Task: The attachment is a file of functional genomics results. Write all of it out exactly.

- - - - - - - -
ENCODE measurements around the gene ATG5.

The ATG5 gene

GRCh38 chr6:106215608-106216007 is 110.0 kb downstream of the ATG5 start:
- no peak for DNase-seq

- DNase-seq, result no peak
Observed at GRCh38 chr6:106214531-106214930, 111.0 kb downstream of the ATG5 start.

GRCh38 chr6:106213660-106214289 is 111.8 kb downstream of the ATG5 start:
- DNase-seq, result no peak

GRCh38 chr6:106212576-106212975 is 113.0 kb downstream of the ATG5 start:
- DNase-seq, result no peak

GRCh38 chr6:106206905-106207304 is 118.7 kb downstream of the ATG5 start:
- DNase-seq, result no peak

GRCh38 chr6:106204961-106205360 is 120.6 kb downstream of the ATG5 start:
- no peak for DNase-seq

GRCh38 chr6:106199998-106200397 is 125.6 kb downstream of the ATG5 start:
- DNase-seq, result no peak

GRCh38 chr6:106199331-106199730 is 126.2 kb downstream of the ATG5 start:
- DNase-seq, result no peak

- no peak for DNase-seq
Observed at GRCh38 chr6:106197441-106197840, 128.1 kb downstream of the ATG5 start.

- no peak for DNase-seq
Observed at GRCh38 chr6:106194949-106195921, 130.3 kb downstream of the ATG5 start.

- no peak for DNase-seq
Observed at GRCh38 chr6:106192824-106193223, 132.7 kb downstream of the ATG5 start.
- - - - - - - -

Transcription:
ENCODE measurements around the gene ATG5.

The ATG5 gene

GRCh38 chr6:106215608-106216007 is 110.0 kb downstream of the ATG5 start:
- no peak for DNase-seq

- DNase-seq, result no peak
Observed at GRCh38 chr6:106214531-106214930, 111.0 kb downstream of the ATG5 start.

GRCh38 chr6:106213660-106214289 is 111.8 kb downstream of the ATG5 start:
- DNase-seq, result no peak

GRCh38 chr6:106212576-106212975 is 113.0 kb downstream of the ATG5 start:
- DNase-seq, result no peak

GRCh38 chr6:106206905-106207304 is 118.7 kb downstream of the ATG5 start:
- DNase-seq, result no peak

GRCh38 chr6:106204961-106205360 is 120.6 kb downstream of the ATG5 start:
- no peak for DNase-seq

GRCh38 chr6:106199998-106200397 is 125.6 kb downstream of the ATG5 start:
- DNase-seq, result no peak

GRCh38 chr6:106199331-106199730 is 126.2 kb downstream of the ATG5 start:
- DNase-seq, result no peak

- no peak for DNase-seq
Observed at GRCh38 chr6:106197441-106197840, 128.1 kb downstream of the ATG5 start.

- no peak for DNase-seq
Observed at GRCh38 chr6:106194949-106195921, 130.3 kb downstream of the ATG5 start.

- no peak for DNase-seq
Observed at GRCh38 chr6:106192824-106193223, 132.7 kb downstream of the ATG5 start.